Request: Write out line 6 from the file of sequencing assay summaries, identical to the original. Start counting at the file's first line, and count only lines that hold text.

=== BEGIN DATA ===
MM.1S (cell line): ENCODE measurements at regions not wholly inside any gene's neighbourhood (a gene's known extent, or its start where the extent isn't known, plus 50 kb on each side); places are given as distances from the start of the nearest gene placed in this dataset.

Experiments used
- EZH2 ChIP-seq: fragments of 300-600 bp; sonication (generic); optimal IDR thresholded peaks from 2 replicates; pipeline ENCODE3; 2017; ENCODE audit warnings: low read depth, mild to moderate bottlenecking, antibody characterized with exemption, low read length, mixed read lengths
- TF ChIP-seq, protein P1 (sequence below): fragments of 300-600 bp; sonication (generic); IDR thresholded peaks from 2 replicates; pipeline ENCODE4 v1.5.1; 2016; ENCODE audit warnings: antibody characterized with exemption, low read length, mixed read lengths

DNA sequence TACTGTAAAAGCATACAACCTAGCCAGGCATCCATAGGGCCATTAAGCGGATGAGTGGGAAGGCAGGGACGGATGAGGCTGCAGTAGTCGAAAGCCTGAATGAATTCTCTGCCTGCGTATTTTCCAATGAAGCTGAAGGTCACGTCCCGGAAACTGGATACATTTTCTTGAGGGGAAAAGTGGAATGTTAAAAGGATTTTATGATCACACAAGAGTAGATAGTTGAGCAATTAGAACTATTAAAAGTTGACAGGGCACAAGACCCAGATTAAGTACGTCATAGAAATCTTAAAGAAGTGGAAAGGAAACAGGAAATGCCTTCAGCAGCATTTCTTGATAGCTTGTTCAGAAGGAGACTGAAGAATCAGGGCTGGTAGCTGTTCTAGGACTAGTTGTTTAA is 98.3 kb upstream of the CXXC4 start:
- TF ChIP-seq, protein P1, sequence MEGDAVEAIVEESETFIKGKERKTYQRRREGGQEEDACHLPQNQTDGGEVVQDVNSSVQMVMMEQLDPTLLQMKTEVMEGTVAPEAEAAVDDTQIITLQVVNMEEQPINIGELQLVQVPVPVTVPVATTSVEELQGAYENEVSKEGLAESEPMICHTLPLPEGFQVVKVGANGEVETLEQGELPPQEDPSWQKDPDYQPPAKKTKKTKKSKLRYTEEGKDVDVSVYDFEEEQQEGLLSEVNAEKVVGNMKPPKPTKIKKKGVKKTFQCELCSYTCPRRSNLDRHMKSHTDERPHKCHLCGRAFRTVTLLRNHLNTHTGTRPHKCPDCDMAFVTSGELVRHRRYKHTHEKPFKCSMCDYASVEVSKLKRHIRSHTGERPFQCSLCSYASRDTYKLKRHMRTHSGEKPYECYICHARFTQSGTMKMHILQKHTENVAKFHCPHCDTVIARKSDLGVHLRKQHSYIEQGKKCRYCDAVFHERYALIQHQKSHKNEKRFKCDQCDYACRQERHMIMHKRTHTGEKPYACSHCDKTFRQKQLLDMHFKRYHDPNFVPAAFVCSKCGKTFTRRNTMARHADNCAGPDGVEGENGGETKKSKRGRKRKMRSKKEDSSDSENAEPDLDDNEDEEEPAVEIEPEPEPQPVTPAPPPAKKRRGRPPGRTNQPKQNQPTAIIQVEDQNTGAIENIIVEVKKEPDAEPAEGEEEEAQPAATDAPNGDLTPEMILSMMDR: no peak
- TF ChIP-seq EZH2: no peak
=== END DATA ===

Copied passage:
- TF ChIP-seq, protein P1, sequence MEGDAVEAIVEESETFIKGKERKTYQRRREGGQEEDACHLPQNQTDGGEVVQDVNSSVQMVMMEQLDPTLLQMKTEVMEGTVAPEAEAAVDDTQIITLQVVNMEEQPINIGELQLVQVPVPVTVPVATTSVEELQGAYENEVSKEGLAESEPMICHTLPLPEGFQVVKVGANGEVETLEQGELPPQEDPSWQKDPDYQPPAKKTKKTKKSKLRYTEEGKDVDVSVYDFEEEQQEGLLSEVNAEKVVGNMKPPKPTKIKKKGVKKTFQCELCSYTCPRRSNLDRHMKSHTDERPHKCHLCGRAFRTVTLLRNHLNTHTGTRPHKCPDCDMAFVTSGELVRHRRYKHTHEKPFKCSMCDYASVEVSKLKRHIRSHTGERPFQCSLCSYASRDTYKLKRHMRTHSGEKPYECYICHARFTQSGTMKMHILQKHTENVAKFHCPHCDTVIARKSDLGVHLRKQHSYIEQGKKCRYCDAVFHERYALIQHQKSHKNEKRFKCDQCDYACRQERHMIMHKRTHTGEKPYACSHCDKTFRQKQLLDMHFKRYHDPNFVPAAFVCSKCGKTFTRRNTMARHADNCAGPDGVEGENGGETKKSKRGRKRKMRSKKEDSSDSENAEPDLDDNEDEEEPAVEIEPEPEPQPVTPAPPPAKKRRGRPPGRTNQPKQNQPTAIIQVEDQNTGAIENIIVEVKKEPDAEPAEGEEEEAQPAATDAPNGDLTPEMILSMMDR: no peak